Woburn, MA – January 22, 2018 – According to Kaspersky Lab ICS CERT researchers, a variety of serious vulnerabilities have been identified in the Hardware Against Software Piracy (HASP) license management system of popular license management software used in corporate and ICS environments to activate software on PCs and servers. If these vulnerabilities are left unpatched, the popular license management USB-token can be used to open a hidden remote access channel for cyberattackers.
Kaspersky Lab ICS CERT researchers have identified 14 vulnerabilities in a component of the software solution, including multiple denial-of-service (DoS) vulnerabilities and several RCEs (remote execution of arbitrary code) which, for instance, are automatically exploited not with user rights, but with the most privileged system rights. This provides attackers with an opportunity to execute any arbitrary codes. All identified vulnerabilities can be potentially very dangerous and result in major losses for businesses.
The USB-tokens in question are widely used in different organizations to serve the purpose of convenient software license activation. In normal use case scenarios, a company’s system administrator would need to approach the computer with the software that needs to be activated and insert the token. It will then confirm that the software of interest is legitimate (not pirated) and would activate it.
Once the token is attached to a PC or a server for the first time, Windows OS downloads the software driver from the vendor’s servers in order to make the token hardware work properly with the computer hardware. In other cases, the driver comes installed with third party software which uses the aforementioned system for license protection. Our experts have found that, upon installation, this software adds port 1947 of the computer to the list of exclusions of the Windows Firewall with no proper user notification, which makes it vulnerable to a remote attack. An attacker would only need to scan the targeted network for open port 1947 in order to identify any remotely available computers.
More importantly, the port remains open after the token has been detached, which is why even in a patched and protected corporate environment, an attacker would only need to install software using the HASP solution, or attach the token to a PC once (even a locked one) in order to make it available for remote attacks.
Although the number of systems affected by the vulnerability is uncertain, due to the popularity of the software, it may amount to hundreds of thousands of users worldwide. All of the research has been reported to the vendor. All discovered vulnerabilities received the following CVE numbers:
- CVE-2017-11496 – Remote Code Execution
- CVE-2017-11497 – Remote Code Execution
- CVE-2017-11498 – Denial of Service
- CVE-2017-12818 – Denial of Service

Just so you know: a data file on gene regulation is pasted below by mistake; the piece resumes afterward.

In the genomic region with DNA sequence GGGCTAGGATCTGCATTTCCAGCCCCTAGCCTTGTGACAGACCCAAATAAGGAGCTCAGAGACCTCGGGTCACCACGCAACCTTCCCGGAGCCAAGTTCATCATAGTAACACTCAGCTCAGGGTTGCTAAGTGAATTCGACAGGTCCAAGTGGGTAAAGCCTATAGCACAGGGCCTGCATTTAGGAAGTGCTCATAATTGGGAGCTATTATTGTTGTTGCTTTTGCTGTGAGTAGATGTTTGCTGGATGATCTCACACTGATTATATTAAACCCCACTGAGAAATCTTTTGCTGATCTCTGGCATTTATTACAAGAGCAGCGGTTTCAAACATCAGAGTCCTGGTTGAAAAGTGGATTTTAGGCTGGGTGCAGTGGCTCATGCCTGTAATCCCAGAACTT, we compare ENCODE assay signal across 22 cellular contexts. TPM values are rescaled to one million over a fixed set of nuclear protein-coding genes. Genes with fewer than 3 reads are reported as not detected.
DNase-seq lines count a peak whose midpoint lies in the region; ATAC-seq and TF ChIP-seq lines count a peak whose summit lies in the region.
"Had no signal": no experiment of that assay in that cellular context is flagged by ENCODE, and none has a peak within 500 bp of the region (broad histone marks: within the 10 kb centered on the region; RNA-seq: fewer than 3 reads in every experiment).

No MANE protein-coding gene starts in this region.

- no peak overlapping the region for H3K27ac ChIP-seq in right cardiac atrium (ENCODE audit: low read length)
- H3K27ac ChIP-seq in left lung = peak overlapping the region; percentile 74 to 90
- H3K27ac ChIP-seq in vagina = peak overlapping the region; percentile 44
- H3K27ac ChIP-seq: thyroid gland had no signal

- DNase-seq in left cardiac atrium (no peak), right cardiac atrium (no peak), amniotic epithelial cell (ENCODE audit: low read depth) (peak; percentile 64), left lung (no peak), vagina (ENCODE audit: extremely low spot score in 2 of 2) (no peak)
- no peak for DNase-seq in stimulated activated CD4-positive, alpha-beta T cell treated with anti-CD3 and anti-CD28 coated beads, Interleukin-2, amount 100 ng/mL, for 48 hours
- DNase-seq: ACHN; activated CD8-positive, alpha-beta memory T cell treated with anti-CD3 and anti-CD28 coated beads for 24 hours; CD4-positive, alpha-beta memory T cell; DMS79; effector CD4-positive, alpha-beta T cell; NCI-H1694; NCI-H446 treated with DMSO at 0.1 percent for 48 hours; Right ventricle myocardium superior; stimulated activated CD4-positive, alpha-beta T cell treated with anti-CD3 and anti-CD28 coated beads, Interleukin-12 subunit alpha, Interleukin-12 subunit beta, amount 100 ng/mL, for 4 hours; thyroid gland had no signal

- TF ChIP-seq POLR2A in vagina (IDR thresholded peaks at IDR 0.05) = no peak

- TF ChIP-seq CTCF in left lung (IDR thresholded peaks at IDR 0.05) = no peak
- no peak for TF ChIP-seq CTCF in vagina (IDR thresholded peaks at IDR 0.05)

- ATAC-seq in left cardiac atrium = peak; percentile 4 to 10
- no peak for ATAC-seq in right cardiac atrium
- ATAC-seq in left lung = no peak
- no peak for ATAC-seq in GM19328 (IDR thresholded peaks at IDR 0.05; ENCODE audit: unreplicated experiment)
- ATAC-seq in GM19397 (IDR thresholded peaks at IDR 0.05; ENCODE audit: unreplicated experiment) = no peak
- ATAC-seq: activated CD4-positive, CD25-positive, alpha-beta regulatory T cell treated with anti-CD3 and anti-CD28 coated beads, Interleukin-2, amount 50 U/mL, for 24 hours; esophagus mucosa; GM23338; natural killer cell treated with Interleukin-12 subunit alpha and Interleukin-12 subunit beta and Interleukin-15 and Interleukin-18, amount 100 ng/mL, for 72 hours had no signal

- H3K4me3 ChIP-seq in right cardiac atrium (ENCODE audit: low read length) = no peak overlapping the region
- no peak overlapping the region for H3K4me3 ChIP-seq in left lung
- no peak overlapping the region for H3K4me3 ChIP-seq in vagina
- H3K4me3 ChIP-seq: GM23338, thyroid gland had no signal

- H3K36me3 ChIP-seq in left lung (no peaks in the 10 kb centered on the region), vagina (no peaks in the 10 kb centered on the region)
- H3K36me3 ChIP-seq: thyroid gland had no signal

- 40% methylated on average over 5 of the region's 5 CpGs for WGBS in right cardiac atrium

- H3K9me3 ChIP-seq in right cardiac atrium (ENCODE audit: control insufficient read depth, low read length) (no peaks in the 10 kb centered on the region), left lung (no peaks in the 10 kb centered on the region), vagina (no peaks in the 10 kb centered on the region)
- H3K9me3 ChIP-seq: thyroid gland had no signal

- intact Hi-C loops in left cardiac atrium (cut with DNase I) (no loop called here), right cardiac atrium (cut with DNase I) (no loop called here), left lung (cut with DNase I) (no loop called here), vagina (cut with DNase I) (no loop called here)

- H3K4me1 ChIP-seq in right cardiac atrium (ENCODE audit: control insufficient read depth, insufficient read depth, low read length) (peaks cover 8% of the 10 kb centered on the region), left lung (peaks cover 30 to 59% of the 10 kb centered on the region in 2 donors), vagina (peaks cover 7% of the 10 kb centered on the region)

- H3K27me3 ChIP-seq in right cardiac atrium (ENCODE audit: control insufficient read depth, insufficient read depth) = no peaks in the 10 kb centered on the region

- CVE-2017-12819 – NTLM hash capturing
- CVE-2017-12820 – Denial of Service
- CVE-2017-12821 – Remote Code Execution
- CVE-2017- 12822 – Remote manipulations with configuration files
“Given how popular this license management system is, the possible scale of the consequences of these vulnerabilities going unpatched is very large,” said Vladimir Dashchenko, head of vulnerability research group, Kaspersky Lab ICS CERT. “Since these tokens are not only used in regular corporate environments, but also in critical facilities with strict remote access rules, the vulnerabilities we discovered could be putting thousands of critical networks in danger.”
Upon discovery, Kaspersky Lab reported these vulnerabilities to the affected software vendors and the companies subsequently released security patches.
Kaspersky Lab ICS CERT strongly recommends that corporate and ICS organizations using the affected products do the following:
- Install the latest (secure) version of the driver as soon as possible, or contact the vendor for instructions on updating the driver.
- As long as it does not interfere with business processes, close port 1947, at least on the external firewall (on the network perimeter).
You can read more about these vulnerabilities in the blog post on the Kaspersky Lab ICS CERT website here.
About Kaspersky Lab
Kaspersky Lab is a global cybersecurity company celebrating its 20 year anniversary in 2017. Kaspersky Lab’s deep threat intelligence and security expertise is constantly transforming into next generation security solutions and services to protect businesses, critical infrastructure, governments and consumers around the globe. The company’s comprehensive security portfolio includes leading endpoint protection and a number of specialized security solutions and services to fight sophisticated and evolving digital threats. Over 400 million users are protected by Kaspersky Lab technologies and we help 270,000 corporate clients protect what matters most to them. Learn more at www.kaspersky.com.
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About Kaspersky Lab ICS CERT
Kaspersky Lab Industrial Control Systems Cyber Emergency Response Team (Kaspersky Lab ICS CERT) is a global project launched by Kaspersky Lab in 2016 to coordinate the efforts of automation system vendors, industrial facility owners and operators, and IT security researchers to protect industrial enterprises from cyberattacks. Kaspersky Lab ICS CERT devotes its efforts primarily to identifying potential and existing threats that target industrial automation systems and the Industrial Internet of Things. During its first year of operation, the team identified over 110 critical vulnerabilities in products by major global ICS vendors. Kaspersky Lab ICS CERT is an active member and partner of leading international organizations that develop recommendations on protecting industrial enterprises from cyberthreats.